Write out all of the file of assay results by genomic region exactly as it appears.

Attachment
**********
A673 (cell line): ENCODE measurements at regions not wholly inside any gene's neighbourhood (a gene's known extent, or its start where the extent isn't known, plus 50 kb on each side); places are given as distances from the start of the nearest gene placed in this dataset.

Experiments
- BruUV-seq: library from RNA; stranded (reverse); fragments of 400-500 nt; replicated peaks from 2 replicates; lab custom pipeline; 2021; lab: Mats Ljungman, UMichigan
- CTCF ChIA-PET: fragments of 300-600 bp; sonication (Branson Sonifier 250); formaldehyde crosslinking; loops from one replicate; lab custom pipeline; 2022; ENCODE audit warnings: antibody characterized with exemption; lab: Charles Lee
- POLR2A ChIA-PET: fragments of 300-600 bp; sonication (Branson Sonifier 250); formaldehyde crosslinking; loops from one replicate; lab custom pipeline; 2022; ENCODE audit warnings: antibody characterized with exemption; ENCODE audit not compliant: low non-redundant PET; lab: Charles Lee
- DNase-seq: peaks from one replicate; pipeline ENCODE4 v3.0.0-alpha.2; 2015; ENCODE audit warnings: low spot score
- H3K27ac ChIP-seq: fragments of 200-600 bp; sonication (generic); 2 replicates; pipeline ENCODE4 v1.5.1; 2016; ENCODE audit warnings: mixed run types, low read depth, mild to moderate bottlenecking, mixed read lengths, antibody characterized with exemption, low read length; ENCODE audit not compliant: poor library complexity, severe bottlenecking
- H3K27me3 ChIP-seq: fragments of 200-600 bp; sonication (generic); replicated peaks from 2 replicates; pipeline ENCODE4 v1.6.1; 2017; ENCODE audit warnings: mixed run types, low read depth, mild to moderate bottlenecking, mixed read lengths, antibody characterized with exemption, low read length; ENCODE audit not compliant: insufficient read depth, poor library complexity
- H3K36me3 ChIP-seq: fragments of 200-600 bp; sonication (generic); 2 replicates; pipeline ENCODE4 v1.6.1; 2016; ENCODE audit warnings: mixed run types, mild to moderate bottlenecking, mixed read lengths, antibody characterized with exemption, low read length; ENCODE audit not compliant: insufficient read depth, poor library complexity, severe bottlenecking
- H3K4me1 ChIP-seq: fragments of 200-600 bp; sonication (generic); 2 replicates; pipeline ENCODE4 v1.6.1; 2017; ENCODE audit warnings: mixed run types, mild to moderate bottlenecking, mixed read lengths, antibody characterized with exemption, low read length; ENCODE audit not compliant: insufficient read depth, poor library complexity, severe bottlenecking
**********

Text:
A673 (cell line): ENCODE measurements at regions not wholly inside any gene's neighbourhood (a gene's known extent, or its start where the extent isn't known, plus 50 kb on each side); places are given as distances from the start of the nearest gene placed in this dataset.

Experiments
- BruUV-seq: library from RNA; stranded (reverse); fragments of 400-500 nt; replicated peaks from 2 replicates; lab custom pipeline; 2021; lab: Mats Ljungman, UMichigan
- CTCF ChIA-PET: fragments of 300-600 bp; sonication (Branson Sonifier 250); formaldehyde crosslinking; loops from one replicate; lab custom pipeline; 2022; ENCODE audit warnings: antibody characterized with exemption; lab: Charles Lee
- POLR2A ChIA-PET: fragments of 300-600 bp; sonication (Branson Sonifier 250); formaldehyde crosslinking; loops from one replicate; lab custom pipeline; 2022; ENCODE audit warnings: antibody characterized with exemption; ENCODE audit not compliant: low non-redundant PET; lab: Charles Lee
- DNase-seq: peaks from one replicate; pipeline ENCODE4 v3.0.0-alpha.2; 2015; ENCODE audit warnings: low spot score
- H3K27ac ChIP-seq: fragments of 200-600 bp; sonication (generic); 2 replicates; pipeline ENCODE4 v1.5.1; 2016; ENCODE audit warnings: mixed run types, low read depth, mild to moderate bottlenecking, mixed read lengths, antibody characterized with exemption, low read length; ENCODE audit not compliant: poor library complexity, severe bottlenecking
- H3K27me3 ChIP-seq: fragments of 200-600 bp; sonication (generic); replicated peaks from 2 replicates; pipeline ENCODE4 v1.6.1; 2017; ENCODE audit warnings: mixed run types, low read depth, mild to moderate bottlenecking, mixed read lengths, antibody characterized with exemption, low read length; ENCODE audit not compliant: insufficient read depth, poor library complexity
- H3K36me3 ChIP-seq: fragments of 200-600 bp; sonication (generic); 2 replicates; pipeline ENCODE4 v1.6.1; 2016; ENCODE audit warnings: mixed run types, mild to moderate bottlenecking, mixed read lengths, antibody characterized with exemption, low read length; ENCODE audit not compliant: insufficient read depth, poor library complexity, severe bottlenecking
- H3K4me1 ChIP-seq: fragments of 200-600 bp; sonication (generic); 2 replicates; pipeline ENCODE4 v1.6.1; 2017; ENCODE audit warnings: mixed run types, mild to moderate bottlenecking, mixed read lengths, antibody characterized with exemption, low read length; ENCODE audit not compliant: insufficient read depth, poor library complexity, severe bottlenecking